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New statistics show number of children admitted into intensive care with COVID-19

New figures released today by the Universities of Leeds and Leicester reveal the number of children in the UK who were in paediatric intensive care units with COVID-19.

Compiled by the Paediatric Intensive Care Audit Network (PICANet) for the period between 15 March and 13 June 2020, the figures provide the first UK-wide picture of how many children were severely ill with coronavirus, their ethnic and patient characteristics, and mortalities.

PICANet were asked to carry out daily monitoring of all children testing positive for COVID-19 on paediatric intensive care units (PICUs), in the NHS and independent hospitals.

The key findings include:

  • 71 children were admitted to a PICU, who tested positive for the virus either prior to being admitted or during their stay;
  • Five mortalities were recorded;
  • Three children remained in intensive care;
  • 63 children were discharged to an alternative intensive care facility, another hospital ward or went home;
  • The median age of the children was nine years old, with the inter-quartile range stretching from one year to 13 years;
  • Almost two-thirds of the children were male (61%);
  • Admissions peaked during the week beginning 6 April.

Peter Davis, Chair of the PICANet Clinical Advisory Group and Paediatric Intensivist at Bristol Children’s Hospital said: “Fortunately, severe COVID-19 infection in children is relatively rare, with only a small number of those children having tested positive for the SARS-Co-V-2 virus needing intensive care support.

“Outside of London, the numbers of children affected were extremely low, with some Paediatric Intensive Care Units not caring for any COVID-19 positive children so far during this pandemic, while the timing of COVID-19 positive PICU admissions closely follows that of adult ICU admissions, with a peak in early April, followed by a steady fall in cases. 

“Less than two-thirds of children testing positive and admitted to PICU needed invasive ventilation and lengths of stay were generally of only a few days. Overall, only 5 deaths in Paediatric Intensive Care Units occurred in children with a positive test for the virus, although it is impossible to confirm at this stage if the death was directly attributable to COVID-19 infection or not.”

In regards to demographic characteristics, around one third of the children were white (30%), almost a quarter were of Asian heritage (23%) and 14% were black. Data on the ethnicity of 21% of the children was not available.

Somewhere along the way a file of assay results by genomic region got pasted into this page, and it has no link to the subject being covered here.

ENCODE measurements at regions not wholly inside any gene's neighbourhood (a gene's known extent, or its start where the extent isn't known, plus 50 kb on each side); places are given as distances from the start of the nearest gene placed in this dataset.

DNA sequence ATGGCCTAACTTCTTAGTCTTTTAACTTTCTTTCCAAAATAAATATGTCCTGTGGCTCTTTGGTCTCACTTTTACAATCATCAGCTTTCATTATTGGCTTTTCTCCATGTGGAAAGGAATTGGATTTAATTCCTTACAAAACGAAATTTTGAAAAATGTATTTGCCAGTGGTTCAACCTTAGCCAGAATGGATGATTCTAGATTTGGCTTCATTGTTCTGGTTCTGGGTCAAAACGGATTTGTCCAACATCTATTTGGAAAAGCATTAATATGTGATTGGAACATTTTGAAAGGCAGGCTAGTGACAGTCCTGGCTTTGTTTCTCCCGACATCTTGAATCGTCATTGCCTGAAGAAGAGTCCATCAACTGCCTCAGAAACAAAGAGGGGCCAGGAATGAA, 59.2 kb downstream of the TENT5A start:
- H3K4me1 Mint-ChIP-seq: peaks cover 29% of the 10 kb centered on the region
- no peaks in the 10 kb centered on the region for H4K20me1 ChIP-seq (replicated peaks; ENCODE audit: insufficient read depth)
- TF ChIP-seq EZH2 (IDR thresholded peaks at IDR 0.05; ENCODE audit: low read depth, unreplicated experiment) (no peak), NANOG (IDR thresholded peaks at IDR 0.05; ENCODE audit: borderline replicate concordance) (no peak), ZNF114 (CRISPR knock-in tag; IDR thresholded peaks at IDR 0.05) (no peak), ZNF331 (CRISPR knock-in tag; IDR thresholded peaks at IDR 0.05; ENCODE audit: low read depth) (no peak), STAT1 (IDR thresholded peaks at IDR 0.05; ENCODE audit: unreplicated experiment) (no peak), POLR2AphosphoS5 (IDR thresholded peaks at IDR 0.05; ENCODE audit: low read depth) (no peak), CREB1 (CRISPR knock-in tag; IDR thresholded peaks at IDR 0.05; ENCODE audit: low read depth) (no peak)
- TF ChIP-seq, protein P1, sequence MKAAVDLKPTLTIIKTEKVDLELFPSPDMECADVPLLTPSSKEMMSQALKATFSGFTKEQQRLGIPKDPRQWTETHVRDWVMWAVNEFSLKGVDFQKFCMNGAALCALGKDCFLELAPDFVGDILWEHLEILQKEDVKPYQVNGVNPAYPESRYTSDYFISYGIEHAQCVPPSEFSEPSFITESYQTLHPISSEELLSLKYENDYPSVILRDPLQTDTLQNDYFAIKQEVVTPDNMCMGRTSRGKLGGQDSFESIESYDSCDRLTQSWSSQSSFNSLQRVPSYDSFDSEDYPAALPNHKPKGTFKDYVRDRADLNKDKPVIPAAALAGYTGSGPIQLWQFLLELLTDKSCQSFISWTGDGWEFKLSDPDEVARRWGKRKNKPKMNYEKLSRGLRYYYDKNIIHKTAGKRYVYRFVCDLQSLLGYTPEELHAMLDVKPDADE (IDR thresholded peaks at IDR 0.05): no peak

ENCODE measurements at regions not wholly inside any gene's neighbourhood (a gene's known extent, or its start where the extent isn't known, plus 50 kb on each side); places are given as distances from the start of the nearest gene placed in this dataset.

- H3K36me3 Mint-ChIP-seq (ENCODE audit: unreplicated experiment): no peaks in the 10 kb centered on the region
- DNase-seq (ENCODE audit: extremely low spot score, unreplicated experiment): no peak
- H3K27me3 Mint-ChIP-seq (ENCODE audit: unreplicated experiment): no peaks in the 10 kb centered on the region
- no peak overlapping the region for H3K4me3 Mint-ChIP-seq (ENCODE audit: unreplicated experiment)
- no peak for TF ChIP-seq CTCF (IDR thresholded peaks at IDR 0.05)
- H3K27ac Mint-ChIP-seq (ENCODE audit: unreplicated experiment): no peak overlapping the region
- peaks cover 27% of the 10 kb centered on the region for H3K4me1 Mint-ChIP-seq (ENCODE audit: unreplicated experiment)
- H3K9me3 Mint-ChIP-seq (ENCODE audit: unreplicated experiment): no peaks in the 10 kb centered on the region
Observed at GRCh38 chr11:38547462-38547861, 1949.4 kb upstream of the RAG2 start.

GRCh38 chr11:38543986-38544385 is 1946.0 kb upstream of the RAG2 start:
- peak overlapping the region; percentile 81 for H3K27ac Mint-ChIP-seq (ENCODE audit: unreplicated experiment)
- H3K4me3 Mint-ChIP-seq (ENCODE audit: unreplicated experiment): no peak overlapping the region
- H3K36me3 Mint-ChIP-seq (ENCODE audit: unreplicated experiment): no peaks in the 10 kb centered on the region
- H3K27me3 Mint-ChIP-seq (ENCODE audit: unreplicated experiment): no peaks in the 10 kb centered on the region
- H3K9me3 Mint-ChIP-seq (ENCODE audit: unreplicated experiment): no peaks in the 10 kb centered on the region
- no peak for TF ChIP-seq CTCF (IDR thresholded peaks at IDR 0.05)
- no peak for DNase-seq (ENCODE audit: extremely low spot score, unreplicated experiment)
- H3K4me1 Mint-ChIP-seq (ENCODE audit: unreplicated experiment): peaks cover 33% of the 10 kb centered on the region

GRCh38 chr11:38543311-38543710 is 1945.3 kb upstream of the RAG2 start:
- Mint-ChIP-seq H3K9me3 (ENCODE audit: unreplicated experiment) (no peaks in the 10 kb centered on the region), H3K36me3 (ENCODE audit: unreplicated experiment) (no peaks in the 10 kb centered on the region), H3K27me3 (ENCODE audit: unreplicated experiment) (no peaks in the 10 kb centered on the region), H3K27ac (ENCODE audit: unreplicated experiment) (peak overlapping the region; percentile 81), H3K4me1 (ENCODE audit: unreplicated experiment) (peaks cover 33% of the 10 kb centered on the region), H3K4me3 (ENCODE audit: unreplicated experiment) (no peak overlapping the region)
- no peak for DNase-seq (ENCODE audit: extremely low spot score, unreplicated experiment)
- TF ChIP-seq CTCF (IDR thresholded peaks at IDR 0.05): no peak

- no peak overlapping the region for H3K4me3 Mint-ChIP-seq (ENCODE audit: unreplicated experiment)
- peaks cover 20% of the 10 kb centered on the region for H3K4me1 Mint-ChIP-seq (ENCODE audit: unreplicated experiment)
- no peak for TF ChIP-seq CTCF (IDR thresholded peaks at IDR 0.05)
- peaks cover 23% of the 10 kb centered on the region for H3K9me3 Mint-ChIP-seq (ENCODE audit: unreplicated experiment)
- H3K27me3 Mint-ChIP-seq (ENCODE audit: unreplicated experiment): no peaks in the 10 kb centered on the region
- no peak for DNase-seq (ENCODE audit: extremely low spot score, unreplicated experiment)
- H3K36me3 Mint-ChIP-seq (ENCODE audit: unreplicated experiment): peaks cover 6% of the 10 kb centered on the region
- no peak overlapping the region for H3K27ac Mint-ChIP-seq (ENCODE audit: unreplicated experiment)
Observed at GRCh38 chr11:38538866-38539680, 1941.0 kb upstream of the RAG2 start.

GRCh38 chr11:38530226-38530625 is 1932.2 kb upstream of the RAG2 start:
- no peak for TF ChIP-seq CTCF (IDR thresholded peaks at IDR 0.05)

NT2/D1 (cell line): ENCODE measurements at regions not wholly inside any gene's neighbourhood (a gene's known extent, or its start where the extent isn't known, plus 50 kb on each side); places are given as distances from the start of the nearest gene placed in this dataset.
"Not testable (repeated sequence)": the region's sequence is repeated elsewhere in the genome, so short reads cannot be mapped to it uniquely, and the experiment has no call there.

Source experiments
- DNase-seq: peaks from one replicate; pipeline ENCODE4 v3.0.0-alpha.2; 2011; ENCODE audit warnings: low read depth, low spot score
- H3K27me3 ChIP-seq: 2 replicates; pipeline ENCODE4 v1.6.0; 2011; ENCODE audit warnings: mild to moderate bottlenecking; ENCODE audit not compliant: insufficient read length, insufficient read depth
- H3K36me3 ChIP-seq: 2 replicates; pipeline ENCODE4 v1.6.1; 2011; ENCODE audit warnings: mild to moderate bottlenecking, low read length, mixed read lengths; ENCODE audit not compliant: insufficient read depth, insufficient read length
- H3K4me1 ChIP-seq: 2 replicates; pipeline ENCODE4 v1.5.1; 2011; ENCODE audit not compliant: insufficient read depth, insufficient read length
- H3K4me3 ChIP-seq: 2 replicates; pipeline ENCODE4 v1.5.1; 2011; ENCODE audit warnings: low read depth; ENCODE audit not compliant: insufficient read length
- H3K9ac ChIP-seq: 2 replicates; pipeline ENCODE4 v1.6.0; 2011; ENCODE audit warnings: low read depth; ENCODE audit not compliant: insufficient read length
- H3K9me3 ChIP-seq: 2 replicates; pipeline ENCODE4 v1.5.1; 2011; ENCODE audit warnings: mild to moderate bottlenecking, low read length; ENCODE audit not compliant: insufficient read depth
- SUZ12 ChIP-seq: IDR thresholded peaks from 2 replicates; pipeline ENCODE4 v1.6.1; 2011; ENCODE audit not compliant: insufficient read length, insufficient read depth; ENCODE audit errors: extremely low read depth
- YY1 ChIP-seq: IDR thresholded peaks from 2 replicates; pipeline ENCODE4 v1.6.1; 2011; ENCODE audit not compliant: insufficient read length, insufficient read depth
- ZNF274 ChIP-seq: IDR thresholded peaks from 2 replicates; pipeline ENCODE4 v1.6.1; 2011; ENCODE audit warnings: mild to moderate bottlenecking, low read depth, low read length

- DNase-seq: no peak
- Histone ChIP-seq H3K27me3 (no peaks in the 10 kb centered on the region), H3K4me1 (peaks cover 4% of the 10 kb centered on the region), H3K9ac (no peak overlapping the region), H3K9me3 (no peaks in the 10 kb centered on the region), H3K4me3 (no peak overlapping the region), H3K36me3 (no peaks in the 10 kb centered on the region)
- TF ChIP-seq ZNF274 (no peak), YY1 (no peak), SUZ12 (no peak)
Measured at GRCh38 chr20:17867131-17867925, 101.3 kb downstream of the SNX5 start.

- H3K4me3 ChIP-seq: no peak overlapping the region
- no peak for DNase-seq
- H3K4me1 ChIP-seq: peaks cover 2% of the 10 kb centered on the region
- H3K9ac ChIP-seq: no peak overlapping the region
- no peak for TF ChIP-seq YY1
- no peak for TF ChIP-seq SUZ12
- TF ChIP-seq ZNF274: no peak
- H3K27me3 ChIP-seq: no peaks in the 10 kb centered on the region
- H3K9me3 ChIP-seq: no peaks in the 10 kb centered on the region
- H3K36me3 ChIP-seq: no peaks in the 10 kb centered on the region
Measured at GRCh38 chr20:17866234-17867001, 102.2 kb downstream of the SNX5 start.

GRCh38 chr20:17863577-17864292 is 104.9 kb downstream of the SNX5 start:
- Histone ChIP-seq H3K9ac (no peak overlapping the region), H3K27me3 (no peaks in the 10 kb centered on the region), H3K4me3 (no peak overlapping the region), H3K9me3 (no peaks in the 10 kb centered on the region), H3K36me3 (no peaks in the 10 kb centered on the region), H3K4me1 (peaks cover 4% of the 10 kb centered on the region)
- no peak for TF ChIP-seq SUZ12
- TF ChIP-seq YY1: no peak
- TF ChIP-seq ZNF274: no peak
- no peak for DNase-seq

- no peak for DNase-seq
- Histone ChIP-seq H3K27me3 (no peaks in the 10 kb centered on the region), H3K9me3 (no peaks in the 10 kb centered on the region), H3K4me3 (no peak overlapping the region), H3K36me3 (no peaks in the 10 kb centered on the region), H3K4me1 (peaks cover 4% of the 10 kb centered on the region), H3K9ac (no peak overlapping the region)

Whilst in intensive care, 60% of the children required the highest level of support with their breathing, invasive ventilation for a median of six days – the inter-quartile range was from three to 12 days. Over 90% of the children were admitted as medical emergencies.

Just under 60% of the children were admitted for infections or respiratory conditions

PICANet is a project run jointly by the Universities of Leeds and Leicester, the network collated data on children’s intensive care with the aim of identifying best clinical practice and facilitating healthcare planning.

Professor Liz Draper, co-principal investigator at PICANet and Professor of Paediatric and Perinatal Epidemiology at the University of Leicester said: “Given the geographical distribution of admissions, with the majority being cared for in London PICUs, and other units within major conurbations with large BAME populations, and the relatively small numbers of children affected, it is impossible to confirm whether or not certain ethnic groups of children are at greater risk of severe COVID-19 illness in the way that has been described in adults. 

“However, previously published PICANet studies covering a number of years before this pandemic, and including much larger numbers, had already shown South Asian children to be almost twice as likely as to be admitted to PICU as compared to children of non-South Asian ethnicity, and once admitted to PICU to be at greater risk of mortality.”

Response from Dr Richard Feltbower, co-principal investigator at PICANet and Senior Lecturer in Epidemiology at the University of Leeds: “The data shows the number of children who tested positive for covid-19 prior to being admitted into paediatric intensive care or while they were in an PICU. It is worth stressing that some might not have been in a PICU primarily because of covid-19: they may have had other health conditions.

“Future research investigate whether any of the children were experiencing a rare inflammatory disease linked to COVID-19 called paediatric multi system inflammatory syndrome.

“We will also look at any links between childhood obesity and an increased risk of suffering a severe form of COVID-19." 

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